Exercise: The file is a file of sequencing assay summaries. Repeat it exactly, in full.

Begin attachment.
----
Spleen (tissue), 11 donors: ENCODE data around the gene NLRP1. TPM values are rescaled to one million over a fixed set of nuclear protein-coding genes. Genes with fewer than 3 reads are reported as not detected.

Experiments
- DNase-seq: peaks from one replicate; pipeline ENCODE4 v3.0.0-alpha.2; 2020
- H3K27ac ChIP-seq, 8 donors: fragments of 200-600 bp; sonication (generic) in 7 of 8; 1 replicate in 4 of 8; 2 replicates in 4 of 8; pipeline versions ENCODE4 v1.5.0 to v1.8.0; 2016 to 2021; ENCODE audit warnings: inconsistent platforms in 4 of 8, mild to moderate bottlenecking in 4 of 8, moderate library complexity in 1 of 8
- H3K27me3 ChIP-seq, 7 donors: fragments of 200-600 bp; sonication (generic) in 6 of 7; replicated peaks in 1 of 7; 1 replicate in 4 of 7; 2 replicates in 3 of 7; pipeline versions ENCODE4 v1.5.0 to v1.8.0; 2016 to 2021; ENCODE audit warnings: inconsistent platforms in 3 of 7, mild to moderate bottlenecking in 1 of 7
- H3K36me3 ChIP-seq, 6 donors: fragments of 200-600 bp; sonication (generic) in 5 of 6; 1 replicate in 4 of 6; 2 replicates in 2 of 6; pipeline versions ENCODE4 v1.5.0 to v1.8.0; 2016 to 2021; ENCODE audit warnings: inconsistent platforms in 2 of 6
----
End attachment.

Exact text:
Spleen (tissue), 11 donors: ENCODE data around the gene NLRP1. TPM values are rescaled to one million over a fixed set of nuclear protein-coding genes. Genes with fewer than 3 reads are reported as not detected.

Experiments
- DNase-seq: peaks from one replicate; pipeline ENCODE4 v3.0.0-alpha.2; 2020
- H3K27ac ChIP-seq, 8 donors: fragments of 200-600 bp; sonication (generic) in 7 of 8; 1 replicate in 4 of 8; 2 replicates in 4 of 8; pipeline versions ENCODE4 v1.5.0 to v1.8.0; 2016 to 2021; ENCODE audit warnings: inconsistent platforms in 4 of 8, mild to moderate bottlenecking in 4 of 8, moderate library complexity in 1 of 8
- H3K27me3 ChIP-seq, 7 donors: fragments of 200-600 bp; sonication (generic) in 6 of 7; replicated peaks in 1 of 7; 1 replicate in 4 of 7; 2 replicates in 3 of 7; pipeline versions ENCODE4 v1.5.0 to v1.8.0; 2016 to 2021; ENCODE audit warnings: inconsistent platforms in 3 of 7, mild to moderate bottlenecking in 1 of 7
- H3K36me3 ChIP-seq, 6 donors: fragments of 200-600 bp; sonication (generic) in 5 of 6; 1 replicate in 4 of 6; 2 replicates in 2 of 6; pipeline versions ENCODE4 v1.5.0 to v1.8.0; 2016 to 2021; ENCODE audit warnings: inconsistent platforms in 2 of 6